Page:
South Fulton high school freshman dies after football conditioning

South Fulton high school freshman dies after football conditioning

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Kamari McGowan, 15, was a freshman at Creekside High School in Fairburn. (Facebook photo)

He looked pale, and a football coach pulled Kamari McGowan off the field during conditioning exercises. He was taken to the hospital, where the 15-year-old died, the Fulton County school system said Tuesday.

Creekside ninth grader Kamari McGowen was transported to a hospital after his coach noticed he looked pale and showed signs of being sick.

For Creekside High School in Fairburn, it was all too familiar. Kamari was the second player in less than four years to die, though it wasn’t known Tuesday whether his death late Monday was related to football, the heat or a medical condition.

“Our thoughts and prayers are with the McGowan family,” the school system said in an emailed statement.

Just days away from finishing his freshman year, Kamari was participating in exercises late Monday afternoon. Paramedics were called after a coach noticed the teen was pale, and Kamari was taken to the hospital, where he died. His sudden death shocked classmates and teachers.

“Creekside High had counselors at school on Tuesday and as long as necessary to assist students and teachers who are experiencing grief,” a school system spokesman said.

Kamari’s death was a second tragedy in recent years for the Creekside football community.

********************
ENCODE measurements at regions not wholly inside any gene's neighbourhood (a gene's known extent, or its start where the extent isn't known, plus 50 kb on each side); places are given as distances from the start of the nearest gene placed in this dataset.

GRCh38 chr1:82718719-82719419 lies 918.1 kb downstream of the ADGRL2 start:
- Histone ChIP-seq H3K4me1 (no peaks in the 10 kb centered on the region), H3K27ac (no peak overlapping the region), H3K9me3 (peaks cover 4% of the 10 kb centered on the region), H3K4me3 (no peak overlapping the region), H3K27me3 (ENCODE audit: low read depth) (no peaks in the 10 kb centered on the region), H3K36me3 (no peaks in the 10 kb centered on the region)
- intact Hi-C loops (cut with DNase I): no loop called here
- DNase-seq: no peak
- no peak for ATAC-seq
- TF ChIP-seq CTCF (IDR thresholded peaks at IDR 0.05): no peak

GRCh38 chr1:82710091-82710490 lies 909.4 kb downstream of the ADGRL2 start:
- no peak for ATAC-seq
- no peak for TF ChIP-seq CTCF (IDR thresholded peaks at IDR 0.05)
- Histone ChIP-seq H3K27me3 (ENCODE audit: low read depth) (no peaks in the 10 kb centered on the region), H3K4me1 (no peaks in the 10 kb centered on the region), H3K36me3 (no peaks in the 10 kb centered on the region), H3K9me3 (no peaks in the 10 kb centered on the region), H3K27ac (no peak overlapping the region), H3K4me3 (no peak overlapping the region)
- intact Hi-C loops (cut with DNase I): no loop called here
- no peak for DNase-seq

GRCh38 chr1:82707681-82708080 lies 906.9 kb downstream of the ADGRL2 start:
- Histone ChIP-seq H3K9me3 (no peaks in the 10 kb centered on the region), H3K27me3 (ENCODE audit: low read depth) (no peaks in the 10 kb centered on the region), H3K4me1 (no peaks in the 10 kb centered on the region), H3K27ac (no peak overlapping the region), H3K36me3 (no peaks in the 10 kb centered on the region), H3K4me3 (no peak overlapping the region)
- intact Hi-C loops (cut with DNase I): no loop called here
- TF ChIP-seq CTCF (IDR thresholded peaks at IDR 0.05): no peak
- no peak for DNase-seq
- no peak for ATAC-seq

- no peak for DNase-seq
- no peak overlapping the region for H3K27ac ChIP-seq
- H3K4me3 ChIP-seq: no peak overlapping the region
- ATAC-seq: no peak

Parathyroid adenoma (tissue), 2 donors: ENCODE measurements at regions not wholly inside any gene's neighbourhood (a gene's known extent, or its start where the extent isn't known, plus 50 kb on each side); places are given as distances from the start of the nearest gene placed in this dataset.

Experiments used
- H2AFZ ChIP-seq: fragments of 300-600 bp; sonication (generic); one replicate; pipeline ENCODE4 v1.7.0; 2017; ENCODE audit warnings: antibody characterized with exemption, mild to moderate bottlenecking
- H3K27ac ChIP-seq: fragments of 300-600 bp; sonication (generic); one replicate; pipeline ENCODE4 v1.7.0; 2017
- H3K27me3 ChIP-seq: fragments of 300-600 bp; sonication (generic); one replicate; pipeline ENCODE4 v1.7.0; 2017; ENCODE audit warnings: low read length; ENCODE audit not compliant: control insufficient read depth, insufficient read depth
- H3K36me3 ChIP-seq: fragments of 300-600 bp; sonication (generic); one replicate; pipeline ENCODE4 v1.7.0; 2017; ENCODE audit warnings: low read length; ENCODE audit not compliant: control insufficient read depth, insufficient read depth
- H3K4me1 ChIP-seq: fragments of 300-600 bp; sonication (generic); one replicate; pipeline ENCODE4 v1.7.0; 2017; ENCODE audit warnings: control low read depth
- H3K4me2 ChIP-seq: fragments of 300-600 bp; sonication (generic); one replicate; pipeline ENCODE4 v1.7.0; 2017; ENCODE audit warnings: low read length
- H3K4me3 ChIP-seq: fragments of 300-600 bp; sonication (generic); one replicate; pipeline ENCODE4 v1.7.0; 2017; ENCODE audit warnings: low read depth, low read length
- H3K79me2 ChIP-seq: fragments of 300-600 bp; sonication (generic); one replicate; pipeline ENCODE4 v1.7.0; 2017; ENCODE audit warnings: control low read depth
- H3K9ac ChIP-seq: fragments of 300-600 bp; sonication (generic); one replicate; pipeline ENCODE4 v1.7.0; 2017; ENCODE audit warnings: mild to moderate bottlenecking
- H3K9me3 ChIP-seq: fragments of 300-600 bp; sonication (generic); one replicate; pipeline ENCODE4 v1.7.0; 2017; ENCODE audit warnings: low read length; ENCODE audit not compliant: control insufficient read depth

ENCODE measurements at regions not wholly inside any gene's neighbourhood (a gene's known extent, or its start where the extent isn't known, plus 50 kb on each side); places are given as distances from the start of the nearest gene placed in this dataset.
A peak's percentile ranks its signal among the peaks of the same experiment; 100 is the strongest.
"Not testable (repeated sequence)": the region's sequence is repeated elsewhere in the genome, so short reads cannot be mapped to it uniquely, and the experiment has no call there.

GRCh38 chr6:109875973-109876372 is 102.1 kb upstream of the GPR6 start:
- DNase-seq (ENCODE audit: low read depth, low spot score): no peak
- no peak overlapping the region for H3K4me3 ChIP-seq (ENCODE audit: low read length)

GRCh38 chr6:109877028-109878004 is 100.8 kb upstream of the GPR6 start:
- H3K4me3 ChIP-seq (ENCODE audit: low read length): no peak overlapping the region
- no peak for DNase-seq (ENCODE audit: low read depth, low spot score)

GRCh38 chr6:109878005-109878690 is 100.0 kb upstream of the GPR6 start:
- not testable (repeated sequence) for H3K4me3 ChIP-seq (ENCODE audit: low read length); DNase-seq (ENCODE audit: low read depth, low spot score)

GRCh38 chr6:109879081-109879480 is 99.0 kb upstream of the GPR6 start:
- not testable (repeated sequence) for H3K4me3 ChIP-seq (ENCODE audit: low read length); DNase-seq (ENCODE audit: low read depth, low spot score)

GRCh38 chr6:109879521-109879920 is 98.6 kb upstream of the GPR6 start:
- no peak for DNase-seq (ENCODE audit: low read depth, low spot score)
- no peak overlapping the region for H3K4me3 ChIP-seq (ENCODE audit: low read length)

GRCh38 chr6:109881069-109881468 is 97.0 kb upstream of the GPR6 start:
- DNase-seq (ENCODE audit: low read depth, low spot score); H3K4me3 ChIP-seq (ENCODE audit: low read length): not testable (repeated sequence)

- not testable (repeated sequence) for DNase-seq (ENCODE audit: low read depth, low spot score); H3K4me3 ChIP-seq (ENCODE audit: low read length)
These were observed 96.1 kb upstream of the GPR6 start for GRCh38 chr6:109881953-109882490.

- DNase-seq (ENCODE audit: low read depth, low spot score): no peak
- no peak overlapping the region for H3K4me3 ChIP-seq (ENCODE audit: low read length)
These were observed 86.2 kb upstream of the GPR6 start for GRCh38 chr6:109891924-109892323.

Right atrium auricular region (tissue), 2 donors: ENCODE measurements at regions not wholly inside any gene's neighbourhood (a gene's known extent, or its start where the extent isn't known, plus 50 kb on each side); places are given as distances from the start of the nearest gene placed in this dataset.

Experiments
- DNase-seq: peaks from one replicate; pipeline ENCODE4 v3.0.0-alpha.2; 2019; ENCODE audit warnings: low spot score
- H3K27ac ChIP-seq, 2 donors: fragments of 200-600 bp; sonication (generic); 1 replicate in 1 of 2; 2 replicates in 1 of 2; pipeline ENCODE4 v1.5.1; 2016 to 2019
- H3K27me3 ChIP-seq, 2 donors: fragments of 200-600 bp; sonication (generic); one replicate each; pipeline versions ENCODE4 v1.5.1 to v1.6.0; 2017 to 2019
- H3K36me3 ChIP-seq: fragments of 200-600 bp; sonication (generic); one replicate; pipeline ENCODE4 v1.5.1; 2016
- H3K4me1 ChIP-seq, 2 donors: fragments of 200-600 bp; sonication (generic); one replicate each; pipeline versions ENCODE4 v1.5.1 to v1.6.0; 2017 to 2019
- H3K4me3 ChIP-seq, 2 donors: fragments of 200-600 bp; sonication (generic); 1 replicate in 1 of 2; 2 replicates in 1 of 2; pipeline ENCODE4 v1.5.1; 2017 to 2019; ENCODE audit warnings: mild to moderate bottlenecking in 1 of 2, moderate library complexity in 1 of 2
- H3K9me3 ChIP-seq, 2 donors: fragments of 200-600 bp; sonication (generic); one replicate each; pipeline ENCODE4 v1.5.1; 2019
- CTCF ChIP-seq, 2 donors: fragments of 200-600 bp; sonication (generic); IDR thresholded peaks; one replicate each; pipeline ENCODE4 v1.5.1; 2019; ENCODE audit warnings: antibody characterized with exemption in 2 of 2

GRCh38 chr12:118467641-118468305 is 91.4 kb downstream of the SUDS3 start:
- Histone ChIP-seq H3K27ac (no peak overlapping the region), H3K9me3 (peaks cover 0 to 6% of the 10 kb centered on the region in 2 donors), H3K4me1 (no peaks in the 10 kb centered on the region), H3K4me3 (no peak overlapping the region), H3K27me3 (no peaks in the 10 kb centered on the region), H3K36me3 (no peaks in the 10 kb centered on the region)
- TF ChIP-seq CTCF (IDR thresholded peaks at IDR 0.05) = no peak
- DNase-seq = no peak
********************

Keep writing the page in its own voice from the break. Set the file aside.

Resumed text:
In August 2013, De’Antre Turman, an 11th grader and cornerback for the Seminoles, died after being hurt on the Banneker High School field in College Park during a scrimmage. Turman, 16, died from a broken neck due to blunt force trauma, investigators determined.

Turman was one of the state’s top prospects for the 2015 class and had caught the attention of college coaches. He got his first major-college scholarship offer from Kentucky in the weeks before his death.

The following year, a Douglas County High School football player died after collapsing following practice. Zyrees Oliver, 18, was supposed to start his senior year, but instead was rushed to the hospital in critical condition. With a 3.8 grade-point average, Zyrees hoped to play college football.

Last summer, a 12-year-old boy suffered a heat stroke and collapsed during a youth football practice, likely during a time when players should not have been on the field due to intense temperatures. The Georgia High School Association prohibits outdoor practices when temperatures are above 92 degrees.

An autopsy was conducted on Kamari, but more information will be needed to determine why he died, according to the Fulton County Medical Examiner’s Office. Funeral arrangements have not yet been announced.

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